Shape: Dome
What we like: Proven mountaineering tent, rugged, livable
What we don’t: Expensive, overkill for most campers

If you were wondering where tents like the REI above get their inspiration, you need look no further than the Mountain Hardwear Trango 4. This is one of the most widely used, widely respected, and utterly proven alpine expedition tents in the world. 

Mountain Hardwear has been manufacturing and refining this tent since 1995, and the Trango name has earned a well-deserved reputation for performance and reliability over the years. In our recent testing, we were all blown away by the Trango’s unmatched weather protection, which is just as well suited to two feet of fresh snow as it is to gale-force winds and torrential downpours. 

The latest version of the Trango comes complete with the latest technology and the most durable materials on the market. DAC Featherlight NSL poles, DAC J-stakes, a 70D sil-nylon rainfly, and cotton-wrapped polyester stitching, just to name a few. Everything about the tent looks and feels utterly bombproof, and we wouldn’t think twice about taking it anywhere on the planet. 

What’s even more surprising about the Trango is that despite its uncompromising focus on performance and technicality, it’s just a great all-around tent in terms of livability. There’s plenty of room for three folks to sleep comfortably, and it’s even got an impressive amount of storage and vestibule space to boot. We also found out during our testing that it is one of the easiest shelters out there to pitch, 

You’ll be hard-pressed to find a better-built and more capable winter shelter than the Trango, but as you might expect, quality like this doesn’t come cheap. There’s no getting around the sticker shock of a $1,000+ dollar tent, and although we feel the Trango is worth every penny, chances are it’s overkill for casual cold-weather campers. Read our full test and review…

Pros:Cons:
– Industry-leading weather protection
– Built to handle gale-force winds
– Top shelf materials and hardware throughout
– Expensive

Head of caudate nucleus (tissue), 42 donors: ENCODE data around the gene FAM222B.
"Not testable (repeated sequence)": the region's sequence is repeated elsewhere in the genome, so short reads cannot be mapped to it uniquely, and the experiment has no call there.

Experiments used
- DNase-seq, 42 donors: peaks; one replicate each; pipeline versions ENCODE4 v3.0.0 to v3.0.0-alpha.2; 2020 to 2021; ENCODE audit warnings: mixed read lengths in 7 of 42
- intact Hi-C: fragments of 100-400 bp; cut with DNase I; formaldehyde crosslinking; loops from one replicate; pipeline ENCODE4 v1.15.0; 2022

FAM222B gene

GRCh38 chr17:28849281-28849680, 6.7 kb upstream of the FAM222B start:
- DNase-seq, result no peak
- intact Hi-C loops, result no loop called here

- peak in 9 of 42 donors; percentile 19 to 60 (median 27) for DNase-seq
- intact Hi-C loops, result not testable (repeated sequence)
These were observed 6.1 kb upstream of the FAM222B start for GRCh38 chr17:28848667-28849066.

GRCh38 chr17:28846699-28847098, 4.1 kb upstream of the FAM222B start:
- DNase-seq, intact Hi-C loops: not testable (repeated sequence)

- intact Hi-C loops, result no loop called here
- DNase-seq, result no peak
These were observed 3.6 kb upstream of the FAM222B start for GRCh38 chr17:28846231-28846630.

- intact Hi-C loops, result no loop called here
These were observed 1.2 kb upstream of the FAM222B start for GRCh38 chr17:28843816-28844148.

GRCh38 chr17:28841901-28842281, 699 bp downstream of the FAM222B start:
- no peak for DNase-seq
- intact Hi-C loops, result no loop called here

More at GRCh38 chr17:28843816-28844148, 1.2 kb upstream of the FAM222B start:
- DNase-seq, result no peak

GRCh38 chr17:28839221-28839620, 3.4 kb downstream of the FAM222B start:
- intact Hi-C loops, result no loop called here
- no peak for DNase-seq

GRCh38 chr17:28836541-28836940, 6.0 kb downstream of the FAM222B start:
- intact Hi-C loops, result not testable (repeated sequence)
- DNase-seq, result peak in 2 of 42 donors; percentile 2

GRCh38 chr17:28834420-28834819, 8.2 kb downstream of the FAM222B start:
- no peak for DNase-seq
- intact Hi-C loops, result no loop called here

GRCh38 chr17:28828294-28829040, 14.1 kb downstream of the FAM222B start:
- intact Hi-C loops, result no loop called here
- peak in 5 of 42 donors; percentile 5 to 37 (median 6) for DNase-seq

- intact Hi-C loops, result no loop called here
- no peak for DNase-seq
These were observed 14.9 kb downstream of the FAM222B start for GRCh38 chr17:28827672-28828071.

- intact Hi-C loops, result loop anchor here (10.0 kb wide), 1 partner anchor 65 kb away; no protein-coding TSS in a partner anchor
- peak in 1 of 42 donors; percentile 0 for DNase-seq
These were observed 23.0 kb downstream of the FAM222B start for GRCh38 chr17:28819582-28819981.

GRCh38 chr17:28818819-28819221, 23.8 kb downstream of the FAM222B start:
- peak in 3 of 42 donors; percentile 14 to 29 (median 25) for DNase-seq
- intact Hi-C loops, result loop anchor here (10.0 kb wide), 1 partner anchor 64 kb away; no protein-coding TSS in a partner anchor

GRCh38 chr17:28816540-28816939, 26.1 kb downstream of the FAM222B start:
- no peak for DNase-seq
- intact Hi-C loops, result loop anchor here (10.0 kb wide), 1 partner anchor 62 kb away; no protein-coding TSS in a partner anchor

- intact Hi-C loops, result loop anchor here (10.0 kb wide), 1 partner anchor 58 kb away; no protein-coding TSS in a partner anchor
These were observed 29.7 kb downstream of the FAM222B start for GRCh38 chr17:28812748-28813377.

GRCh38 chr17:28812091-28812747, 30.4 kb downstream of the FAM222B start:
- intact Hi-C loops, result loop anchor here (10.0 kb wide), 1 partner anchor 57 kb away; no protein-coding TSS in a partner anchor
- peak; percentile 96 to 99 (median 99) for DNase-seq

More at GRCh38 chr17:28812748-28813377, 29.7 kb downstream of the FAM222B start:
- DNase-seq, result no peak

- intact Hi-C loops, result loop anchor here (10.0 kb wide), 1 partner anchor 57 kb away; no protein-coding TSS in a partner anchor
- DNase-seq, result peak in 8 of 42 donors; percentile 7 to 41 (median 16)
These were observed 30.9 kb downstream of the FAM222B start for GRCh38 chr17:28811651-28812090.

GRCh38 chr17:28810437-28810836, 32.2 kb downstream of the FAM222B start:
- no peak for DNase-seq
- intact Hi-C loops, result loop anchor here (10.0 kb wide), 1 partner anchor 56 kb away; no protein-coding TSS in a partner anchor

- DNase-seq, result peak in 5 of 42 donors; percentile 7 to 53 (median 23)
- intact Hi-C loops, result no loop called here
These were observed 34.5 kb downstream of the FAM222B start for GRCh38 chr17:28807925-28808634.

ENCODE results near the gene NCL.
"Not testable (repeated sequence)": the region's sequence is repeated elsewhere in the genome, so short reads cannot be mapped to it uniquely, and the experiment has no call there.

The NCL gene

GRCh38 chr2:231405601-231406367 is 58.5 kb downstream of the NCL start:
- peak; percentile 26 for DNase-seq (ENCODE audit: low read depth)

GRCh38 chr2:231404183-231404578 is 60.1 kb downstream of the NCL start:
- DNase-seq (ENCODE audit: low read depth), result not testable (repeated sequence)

– Overkill for casual winter campers



Alps Mountaineering Tasmanian 2 : Best On A Budget

Best Winter Tents - Alps Mountaineering Tasmanian 2

Specs:
Weight: 7.4 lbs (3.4 kg)
– Packed size: 7” x 19” (18cm x 48cm)
– Floor size: 92” x 62” (234cm x 157cm)
Peak height: 46” (117cm)
Number of rooms: 1
Shape: Dome
Best for: Casual winter camping
Occupancy: 2 (3-person also available)
Construction: Double-wall
Price: $

If there’s one thing most four-season tents have in common, it’s a high price tag. Granted some are much more expensive than others, but for the most part, they just don’t exist for under $500. Enter the Alps Mountaineering Tasmanian 2.

For under $300, here is a tent that is ready and willing to handle temperatures well below freezing, wind, snow, and rain. On top of that it’s awfully roomy for a two-person model, sports double doors and double vestibules, and has a respectable peak height to boot.

With that being said, as you might imagine a tent at this price has some serious limitations. Let us be abundantly clear here: This is not a mountaineering tent, this is not a tent you go off climbing mountains with, and generally speaking this is not thetent you want your life to depend on in a serious winter storm.  Those tents are expensive for a reason.

What the Alps Mountaineering Tasmanian is, however, is a great option for front country camping in the dead of winter. Just don’t stray too far from your vehicle…

Pros:Cons:
– Incredible price for a 4-season tent
– Roomy interior for two
– Plenty of vestibule space for gear
– Absolutely not for high-altitude pursuits
– Heavy
– Packs bulky for its size



REI Base Camp 4

Best Winter Tents - REI Base Camp 4

Specs:
Weight: 16.8 lbs (7.6 kg)
Packed size: 20” x 10” x 10” (51cm x 25cm x 25cm)
Floor size: 100” x 86” (254cm x 218cm)
Peak height: 60” (152cm)
Number of rooms: 1
Shape: Dome
Best for: 4 season camping
Occupancy: 4 (6 person also available)
Construction: Double-wall
Price: $$

Rather than make the fastest, lightest or most technical tent imaginable, REI’s Base Camp 4 is a great all-around cold weather tent that’s perfect for the car campers out there who don’t want the fun to end when winter rolls around.

What the Base Camp lacks in technical prowess, it more than makes up for in innovation and livability, and for that, we’re giving it the nod as the best winter tent overall this year. Standout features of the Base Camp include oodles of interior space, an impressive vestibule area, fantastic organization, and some of the best ventilation we’ve ever seen in a four-season model.